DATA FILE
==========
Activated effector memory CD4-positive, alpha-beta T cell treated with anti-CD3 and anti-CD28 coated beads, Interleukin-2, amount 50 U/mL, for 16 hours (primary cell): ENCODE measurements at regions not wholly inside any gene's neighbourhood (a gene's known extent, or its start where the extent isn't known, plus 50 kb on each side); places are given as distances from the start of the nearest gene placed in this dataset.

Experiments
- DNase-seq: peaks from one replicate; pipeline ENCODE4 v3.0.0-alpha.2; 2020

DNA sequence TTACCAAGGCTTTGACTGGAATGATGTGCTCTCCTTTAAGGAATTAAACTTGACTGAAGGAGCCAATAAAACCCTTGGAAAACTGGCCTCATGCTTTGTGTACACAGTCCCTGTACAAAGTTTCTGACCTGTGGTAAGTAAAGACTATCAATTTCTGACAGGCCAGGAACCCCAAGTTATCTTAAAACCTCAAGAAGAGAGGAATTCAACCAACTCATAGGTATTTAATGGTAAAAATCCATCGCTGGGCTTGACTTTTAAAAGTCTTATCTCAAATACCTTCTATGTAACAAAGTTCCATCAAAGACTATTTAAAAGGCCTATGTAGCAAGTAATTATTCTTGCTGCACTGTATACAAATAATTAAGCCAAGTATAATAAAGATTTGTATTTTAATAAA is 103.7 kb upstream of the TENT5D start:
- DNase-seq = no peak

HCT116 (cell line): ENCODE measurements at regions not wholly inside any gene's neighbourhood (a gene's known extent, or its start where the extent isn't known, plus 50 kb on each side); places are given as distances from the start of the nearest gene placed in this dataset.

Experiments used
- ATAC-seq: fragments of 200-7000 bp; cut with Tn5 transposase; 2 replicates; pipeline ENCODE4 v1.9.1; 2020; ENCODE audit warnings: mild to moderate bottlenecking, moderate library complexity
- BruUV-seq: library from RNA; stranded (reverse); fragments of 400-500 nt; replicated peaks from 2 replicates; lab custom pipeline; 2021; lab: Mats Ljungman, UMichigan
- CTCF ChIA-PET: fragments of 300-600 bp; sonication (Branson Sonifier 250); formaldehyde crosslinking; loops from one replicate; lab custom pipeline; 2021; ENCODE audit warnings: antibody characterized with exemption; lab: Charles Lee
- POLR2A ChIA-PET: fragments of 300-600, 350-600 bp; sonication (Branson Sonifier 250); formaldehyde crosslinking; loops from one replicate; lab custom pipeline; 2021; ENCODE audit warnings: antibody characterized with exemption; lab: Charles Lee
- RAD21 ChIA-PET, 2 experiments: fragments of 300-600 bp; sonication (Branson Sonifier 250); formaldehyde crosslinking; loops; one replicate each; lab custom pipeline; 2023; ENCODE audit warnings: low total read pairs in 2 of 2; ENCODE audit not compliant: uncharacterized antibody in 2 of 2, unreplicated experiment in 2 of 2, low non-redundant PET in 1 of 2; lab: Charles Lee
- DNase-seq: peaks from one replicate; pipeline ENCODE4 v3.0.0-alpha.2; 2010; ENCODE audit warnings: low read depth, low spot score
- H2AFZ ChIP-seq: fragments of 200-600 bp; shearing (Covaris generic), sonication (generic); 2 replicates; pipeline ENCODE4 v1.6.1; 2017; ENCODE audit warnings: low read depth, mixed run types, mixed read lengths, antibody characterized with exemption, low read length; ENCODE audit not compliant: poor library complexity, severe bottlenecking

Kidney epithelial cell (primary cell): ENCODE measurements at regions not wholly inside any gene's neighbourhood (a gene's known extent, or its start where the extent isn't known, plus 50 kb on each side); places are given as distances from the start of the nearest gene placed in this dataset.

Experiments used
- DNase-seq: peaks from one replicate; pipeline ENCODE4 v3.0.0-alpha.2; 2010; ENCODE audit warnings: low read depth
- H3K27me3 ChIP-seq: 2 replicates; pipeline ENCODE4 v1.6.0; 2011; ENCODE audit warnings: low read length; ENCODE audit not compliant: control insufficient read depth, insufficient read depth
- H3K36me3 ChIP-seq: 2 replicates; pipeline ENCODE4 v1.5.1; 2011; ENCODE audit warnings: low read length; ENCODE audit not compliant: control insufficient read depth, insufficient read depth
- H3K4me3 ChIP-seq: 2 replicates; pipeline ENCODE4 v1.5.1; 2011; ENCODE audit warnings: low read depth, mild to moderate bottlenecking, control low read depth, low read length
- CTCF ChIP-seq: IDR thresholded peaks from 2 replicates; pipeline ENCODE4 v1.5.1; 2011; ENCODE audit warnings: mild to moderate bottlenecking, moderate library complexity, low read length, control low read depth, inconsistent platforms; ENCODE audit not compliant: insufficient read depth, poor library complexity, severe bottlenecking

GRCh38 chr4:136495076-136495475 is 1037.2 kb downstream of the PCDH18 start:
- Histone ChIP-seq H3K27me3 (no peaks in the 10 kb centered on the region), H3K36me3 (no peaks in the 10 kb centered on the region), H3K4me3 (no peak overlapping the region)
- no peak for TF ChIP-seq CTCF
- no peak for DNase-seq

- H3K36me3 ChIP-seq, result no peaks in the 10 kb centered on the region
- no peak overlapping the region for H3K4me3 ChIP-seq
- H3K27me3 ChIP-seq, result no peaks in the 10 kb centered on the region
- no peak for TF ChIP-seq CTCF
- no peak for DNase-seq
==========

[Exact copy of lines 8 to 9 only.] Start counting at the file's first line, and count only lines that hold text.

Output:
- ATAC-seq: fragments of 200-7000 bp; cut with Tn5 transposase; 2 replicates; pipeline ENCODE4 v1.9.1; 2020; ENCODE audit warnings: mild to moderate bottlenecking, moderate library complexity
- BruUV-seq: library from RNA; stranded (reverse); fragments of 400-500 nt; replicated peaks from 2 replicates; lab custom pipeline; 2021; lab: Mats Ljungman, UMichigan